Jensen's furniture store changes malls

Posted: Sunday, August 05, 2001

Jensen's Home Furnishings is moving to the Nugget Mall from the Mendenhall Mall.

Part-owner and president of the furniture store, Scott Jensen, said the company's decision to move is due in large part to the bigger space and cheaper rent that Nugget offered.

With double the space of the old store, the company will be able to consolidate, run more efficiently and offer customers lower prices, Jensen said. He also said the slowing traffic at the Mendenhall Mall factored into the company's decision to move.

Jensen's plans to open its doors at the Nugget Mall on Aug. 16.

"There's no doubt Nugget Mall has more traffic," Jensen said. "And it did play into our moving. It makes it more difficult when traffic is slower. But we enjoyed working with the folks at Mendenhall, we have friends there and we are excited to be going to the Nugget Mall."

Bud Jager, manager and leasing agent for the Nugget Mall, could not be reached immediately for comment.

Jensen's will fill more than 22,000 square feet at the Nugget Mall, compared to the 11,000 square feet it occupied at the Mendenhall Center. Jensen said the company plans to consolidate its stores and its warehouses in the Nugget location. This will translate to a 10 percent savings to customers, he said.

With Lyle's Home Furnishings, which Jensen's owns, located nearby, his staff will be able to refer customers to Lyle's if they don't find what they want at Jensen's, he said.

"It always helps to have easy access to both stores," Jensen said. "Our whole goal is to offer better service with lower prices to the community."

Mendenhall Mall owner Rein Fluk said although it looks like stores are leaving the mall in quick succession, occupancy actually is up 12 percent from last year.

In the past two years the Mendenhall Center, which includes the mall and businesses across Mendenhall Mall Road, lost over a dozen businesses. Fluk said he managed to fill all but three of those vacancies.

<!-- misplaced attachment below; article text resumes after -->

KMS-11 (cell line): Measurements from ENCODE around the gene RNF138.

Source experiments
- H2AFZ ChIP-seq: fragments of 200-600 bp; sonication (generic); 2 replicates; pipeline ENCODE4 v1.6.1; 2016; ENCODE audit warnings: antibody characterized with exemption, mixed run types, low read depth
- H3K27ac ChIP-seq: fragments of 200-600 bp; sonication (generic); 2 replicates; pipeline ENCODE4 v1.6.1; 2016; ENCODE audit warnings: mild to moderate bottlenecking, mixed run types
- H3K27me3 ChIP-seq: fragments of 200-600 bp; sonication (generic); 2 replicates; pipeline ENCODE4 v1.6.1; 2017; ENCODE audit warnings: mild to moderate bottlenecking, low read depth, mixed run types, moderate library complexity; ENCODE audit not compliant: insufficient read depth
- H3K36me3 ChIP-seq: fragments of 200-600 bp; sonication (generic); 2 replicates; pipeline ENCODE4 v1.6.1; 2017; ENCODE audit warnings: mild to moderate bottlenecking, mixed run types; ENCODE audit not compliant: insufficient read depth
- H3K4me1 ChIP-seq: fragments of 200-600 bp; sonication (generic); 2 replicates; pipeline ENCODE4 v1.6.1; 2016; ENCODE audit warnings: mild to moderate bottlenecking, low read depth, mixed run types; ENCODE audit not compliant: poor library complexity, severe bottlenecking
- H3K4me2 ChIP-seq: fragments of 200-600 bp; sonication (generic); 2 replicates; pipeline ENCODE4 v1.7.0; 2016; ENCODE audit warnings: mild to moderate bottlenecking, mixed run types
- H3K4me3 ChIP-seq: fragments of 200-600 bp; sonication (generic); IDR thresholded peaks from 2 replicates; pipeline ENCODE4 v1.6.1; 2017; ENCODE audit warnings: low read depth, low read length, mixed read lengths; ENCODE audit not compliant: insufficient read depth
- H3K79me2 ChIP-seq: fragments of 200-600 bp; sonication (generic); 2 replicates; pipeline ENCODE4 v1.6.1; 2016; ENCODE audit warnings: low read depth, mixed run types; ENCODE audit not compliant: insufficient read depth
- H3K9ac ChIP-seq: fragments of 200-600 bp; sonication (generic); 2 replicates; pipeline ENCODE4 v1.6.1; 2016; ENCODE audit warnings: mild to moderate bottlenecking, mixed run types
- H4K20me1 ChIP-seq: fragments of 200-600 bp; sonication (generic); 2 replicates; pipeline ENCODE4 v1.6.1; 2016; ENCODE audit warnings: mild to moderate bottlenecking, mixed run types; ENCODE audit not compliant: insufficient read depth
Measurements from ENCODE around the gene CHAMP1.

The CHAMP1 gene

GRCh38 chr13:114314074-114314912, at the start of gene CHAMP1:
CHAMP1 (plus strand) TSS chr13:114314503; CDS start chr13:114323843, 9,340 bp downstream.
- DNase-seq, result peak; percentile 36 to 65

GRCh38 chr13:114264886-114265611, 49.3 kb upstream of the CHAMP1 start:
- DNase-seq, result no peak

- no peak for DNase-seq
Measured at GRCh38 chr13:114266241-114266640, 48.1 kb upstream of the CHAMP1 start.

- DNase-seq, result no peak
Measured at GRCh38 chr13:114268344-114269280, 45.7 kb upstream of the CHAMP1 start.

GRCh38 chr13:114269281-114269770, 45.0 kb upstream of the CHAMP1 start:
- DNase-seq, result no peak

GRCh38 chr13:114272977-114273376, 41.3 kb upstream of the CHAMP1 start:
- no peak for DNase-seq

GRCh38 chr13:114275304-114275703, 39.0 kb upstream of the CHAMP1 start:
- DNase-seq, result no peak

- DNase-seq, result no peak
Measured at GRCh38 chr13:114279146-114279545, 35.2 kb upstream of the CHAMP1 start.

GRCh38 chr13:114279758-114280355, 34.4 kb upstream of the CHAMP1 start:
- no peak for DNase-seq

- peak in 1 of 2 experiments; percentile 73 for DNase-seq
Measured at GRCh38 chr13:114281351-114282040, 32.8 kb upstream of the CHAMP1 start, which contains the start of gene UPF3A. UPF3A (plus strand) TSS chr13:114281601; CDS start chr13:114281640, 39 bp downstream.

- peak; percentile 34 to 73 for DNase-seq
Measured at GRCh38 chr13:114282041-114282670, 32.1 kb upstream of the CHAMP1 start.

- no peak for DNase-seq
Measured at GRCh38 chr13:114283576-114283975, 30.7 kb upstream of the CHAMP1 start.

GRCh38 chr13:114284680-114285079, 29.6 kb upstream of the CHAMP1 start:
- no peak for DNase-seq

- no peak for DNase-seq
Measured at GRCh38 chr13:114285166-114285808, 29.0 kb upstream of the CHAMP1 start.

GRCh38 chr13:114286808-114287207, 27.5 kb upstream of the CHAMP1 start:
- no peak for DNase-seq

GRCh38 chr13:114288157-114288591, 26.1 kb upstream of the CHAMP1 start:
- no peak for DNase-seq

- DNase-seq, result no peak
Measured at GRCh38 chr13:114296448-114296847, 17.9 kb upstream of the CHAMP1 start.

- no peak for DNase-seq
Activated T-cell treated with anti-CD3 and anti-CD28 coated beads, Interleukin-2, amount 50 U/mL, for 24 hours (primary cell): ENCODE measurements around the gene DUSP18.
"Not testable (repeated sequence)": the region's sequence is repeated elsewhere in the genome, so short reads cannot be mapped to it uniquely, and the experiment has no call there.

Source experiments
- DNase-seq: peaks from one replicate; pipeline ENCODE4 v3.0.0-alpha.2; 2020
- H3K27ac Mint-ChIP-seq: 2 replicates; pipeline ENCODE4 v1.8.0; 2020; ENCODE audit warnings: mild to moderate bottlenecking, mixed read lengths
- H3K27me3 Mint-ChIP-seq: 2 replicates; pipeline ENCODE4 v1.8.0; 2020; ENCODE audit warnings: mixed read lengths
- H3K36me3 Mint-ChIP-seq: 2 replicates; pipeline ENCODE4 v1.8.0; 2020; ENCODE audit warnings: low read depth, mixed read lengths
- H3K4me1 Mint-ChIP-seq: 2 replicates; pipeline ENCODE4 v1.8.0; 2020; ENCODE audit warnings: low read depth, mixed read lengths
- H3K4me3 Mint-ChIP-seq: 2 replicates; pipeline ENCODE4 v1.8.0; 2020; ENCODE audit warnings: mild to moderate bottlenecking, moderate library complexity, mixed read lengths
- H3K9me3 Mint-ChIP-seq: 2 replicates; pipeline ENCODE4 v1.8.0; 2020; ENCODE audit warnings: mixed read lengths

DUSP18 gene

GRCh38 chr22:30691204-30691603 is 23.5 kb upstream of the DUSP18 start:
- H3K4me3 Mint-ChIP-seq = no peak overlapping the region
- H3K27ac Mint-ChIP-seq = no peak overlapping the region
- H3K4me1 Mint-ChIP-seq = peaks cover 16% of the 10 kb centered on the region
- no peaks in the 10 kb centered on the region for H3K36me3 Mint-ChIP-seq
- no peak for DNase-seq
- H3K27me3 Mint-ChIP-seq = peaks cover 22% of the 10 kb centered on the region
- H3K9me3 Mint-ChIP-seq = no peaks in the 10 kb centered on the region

He said if it were not for the long-term lease that J.C. Penney still has on its former space in the mall, he would have the mall at capacity. He said merchants have been interested in the vacancies, he said, but end up not taking them because the spaces are too small. But if he were free to use the former Penney space, he could divide it to fit more stores or use it for one large store.

Fluk said he has at least three prospects for filling Jensen's space, but wouldn't identify them. But he said he plans to divide the store in half in order to fit two prospective businesses.

Fluk said, after Jensen's leaves, he is going to take the mall in a different direction in the types of businesses he brings into it. Sears is slated to open by mid-August, and Fluk said this is indicative of the types of business he wants.

"We are restructuring the whole mall," he said. " We want to bring in younger people. We want a different kind of retail. I think I want something more stable. We've had too many come and go, but that's the trend with malls. People want more day-care centers in their mall and computer outlets. The clothing stores are very hard to support, and people buy their clothes on the Internet."

Fluk said he doesn't expect to see any movement into Jensen's old space before Christmas.


Melanie Plenda can be reached at

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